Michelle: But because I love shopping.
Jack: …But she loves shopping for the right things. She doesn’t go shopping… She doesn’t love shopping for like expensive shoes. Now she does like those too but for many of these typical things. But she loves shopping for tax liens, she loves shopping for land, she loves shopping for houses and that is wonderful because with every time she walks, we make money.
Michelle: Yes, absolutely.
Jack: Doesn’t that…? I mean that is turning the thing around and turning the typical stereotype around and showing that shopping can be very profitable.
Jack: So, thank you for that, Michelle.
Michelle: You’re very welcome.
Jack: Good. So now what we are going to talk about today is we are going to talk about the tax liens.
Michelle: Yes, and basically we want to like I said, tax lien sales are popping up everywhere and we want you before you go and invest on tax liens, we want you to have or think about the two possible exit strategies that are out there and number 1 is are you… and you need to ask yourself basically a question, “Am I a person that has extra money to park?” and if that is the case and the answer is yes, then one of your exits will probably be to go ahead and invest on the actual tax lien certificate where you see that those properties more than likely will have a big chance of getting redeemed because what you are after is the redemption that will include basically the taxes and penalties and interest that you are bidding on at the tax lien sale.
So that is number 1, exit; number 2 is maybe what you are after is you are after the actual property and in that case you will go ahead and invest on properties where you more than likely will have to go through and fall through the foreclosure process to actually acquire the property because these properties more than likely will not get redeemed. So we will walk you through steps on this podcast today of a little bit on how to differentiate between the two and just generally how you should prepare to go out there shopping right now in one of the highest times of the year for tax lien sales.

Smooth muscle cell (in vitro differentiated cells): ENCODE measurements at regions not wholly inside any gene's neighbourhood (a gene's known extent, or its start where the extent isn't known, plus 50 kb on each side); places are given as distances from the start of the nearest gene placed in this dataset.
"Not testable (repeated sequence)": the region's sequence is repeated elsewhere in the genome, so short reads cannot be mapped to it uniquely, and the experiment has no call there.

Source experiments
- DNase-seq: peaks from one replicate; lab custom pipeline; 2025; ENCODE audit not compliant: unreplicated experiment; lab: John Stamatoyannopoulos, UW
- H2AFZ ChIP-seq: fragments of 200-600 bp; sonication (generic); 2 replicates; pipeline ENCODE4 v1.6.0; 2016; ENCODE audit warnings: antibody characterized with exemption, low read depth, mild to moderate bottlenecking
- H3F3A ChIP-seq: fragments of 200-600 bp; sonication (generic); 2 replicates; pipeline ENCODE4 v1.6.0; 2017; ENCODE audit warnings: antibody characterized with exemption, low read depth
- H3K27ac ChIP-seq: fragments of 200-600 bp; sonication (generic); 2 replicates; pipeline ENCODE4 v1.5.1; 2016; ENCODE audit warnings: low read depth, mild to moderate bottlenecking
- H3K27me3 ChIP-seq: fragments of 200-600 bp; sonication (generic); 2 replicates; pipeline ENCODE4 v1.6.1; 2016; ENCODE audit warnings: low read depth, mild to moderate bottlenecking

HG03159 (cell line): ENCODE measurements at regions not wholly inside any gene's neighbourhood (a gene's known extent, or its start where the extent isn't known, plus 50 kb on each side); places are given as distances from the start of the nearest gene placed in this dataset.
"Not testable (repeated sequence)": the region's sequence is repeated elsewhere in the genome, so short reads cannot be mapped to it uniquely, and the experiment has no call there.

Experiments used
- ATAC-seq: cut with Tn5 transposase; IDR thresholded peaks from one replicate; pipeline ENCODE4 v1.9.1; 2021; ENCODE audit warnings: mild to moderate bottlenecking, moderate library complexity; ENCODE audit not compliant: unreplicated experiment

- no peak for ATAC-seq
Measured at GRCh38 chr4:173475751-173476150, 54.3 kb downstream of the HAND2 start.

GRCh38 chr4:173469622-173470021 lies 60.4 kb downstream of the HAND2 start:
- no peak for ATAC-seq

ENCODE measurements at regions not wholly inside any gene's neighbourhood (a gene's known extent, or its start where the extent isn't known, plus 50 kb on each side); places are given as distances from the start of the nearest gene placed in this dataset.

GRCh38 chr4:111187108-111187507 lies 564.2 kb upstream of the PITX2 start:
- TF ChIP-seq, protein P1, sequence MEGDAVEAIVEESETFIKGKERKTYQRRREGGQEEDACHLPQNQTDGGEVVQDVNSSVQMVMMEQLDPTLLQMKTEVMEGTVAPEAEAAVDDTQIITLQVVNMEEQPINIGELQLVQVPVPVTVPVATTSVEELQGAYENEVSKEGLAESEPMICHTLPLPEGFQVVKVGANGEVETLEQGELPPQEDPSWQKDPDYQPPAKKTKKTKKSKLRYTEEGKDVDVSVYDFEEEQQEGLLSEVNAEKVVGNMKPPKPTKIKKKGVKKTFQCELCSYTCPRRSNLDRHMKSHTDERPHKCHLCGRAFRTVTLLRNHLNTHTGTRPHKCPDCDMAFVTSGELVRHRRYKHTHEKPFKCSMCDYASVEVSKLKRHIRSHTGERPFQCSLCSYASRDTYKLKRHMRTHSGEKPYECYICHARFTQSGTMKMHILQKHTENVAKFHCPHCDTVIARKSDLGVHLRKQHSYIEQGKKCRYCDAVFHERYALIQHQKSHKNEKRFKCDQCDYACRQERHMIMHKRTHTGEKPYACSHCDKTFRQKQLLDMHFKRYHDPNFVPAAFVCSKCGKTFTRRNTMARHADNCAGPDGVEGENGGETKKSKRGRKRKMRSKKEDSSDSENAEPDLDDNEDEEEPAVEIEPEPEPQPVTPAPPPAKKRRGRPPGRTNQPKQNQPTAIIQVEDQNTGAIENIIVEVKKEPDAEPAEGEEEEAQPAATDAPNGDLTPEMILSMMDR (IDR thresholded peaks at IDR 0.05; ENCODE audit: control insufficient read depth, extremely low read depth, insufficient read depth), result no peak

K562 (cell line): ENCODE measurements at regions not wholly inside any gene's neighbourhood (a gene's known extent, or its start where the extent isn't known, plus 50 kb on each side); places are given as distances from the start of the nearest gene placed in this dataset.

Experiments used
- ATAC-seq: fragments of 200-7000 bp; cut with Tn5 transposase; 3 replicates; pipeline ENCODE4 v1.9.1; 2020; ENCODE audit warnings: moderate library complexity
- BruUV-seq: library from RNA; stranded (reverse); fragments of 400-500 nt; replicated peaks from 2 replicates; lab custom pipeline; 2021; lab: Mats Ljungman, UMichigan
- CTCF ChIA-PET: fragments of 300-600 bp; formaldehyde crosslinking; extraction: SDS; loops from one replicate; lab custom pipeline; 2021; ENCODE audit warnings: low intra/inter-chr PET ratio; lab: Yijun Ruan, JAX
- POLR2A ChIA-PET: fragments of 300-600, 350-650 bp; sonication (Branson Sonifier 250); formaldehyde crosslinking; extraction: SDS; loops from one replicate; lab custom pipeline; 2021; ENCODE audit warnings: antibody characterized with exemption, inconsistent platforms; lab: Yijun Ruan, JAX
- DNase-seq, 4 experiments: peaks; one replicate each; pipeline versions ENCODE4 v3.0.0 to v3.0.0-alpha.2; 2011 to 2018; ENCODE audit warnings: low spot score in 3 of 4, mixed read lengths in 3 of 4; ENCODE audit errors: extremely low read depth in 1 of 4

Jack: All right, wonderful. So guys, tax lien, just to go take a quick step backwards, tax lien is when the government, when somebody hasn’t paid their property taxes and the government basically says, “Hey, I want my money,” so on every piece of property in the United States there’s property taxes assigned and if somebody doesn’t pay them, the government has two options. And usually they can choose one or the other except for a couple of states, but in more states that is written in the state statutes which option they have to take. And in about 25 or 50 states, the option that they have to take is that they can’t just take the property away, they can’t send the police to the people and they can’t raid your bank account.